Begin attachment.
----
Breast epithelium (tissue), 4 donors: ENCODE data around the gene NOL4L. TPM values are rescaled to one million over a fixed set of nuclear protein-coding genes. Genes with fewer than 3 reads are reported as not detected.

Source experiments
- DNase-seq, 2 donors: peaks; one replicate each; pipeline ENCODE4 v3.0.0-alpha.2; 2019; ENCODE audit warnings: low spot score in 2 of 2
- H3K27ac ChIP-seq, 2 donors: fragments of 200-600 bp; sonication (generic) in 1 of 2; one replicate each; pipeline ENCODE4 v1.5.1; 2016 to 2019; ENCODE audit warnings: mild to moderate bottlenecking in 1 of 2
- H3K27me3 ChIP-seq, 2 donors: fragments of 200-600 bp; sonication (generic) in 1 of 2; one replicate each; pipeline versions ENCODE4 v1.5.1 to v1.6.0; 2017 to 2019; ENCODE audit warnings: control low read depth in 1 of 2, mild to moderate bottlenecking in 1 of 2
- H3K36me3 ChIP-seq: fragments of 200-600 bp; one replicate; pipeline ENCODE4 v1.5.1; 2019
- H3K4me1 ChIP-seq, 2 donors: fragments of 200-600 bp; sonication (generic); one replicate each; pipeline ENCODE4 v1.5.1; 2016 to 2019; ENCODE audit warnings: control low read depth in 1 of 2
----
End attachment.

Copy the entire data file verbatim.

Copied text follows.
Breast epithelium (tissue), 4 donors: ENCODE data around the gene NOL4L. TPM values are rescaled to one million over a fixed set of nuclear protein-coding genes. Genes with fewer than 3 reads are reported as not detected.

Source experiments
- DNase-seq, 2 donors: peaks; one replicate each; pipeline ENCODE4 v3.0.0-alpha.2; 2019; ENCODE audit warnings: low spot score in 2 of 2
- H3K27ac ChIP-seq, 2 donors: fragments of 200-600 bp; sonication (generic) in 1 of 2; one replicate each; pipeline ENCODE4 v1.5.1; 2016 to 2019; ENCODE audit warnings: mild to moderate bottlenecking in 1 of 2
- H3K27me3 ChIP-seq, 2 donors: fragments of 200-600 bp; sonication (generic) in 1 of 2; one replicate each; pipeline versions ENCODE4 v1.5.1 to v1.6.0; 2017 to 2019; ENCODE audit warnings: control low read depth in 1 of 2, mild to moderate bottlenecking in 1 of 2
- H3K36me3 ChIP-seq: fragments of 200-600 bp; one replicate; pipeline ENCODE4 v1.5.1; 2019
- H3K4me1 ChIP-seq, 2 donors: fragments of 200-600 bp; sonication (generic); one replicate each; pipeline ENCODE4 v1.5.1; 2016 to 2019; ENCODE audit warnings: control low read depth in 1 of 2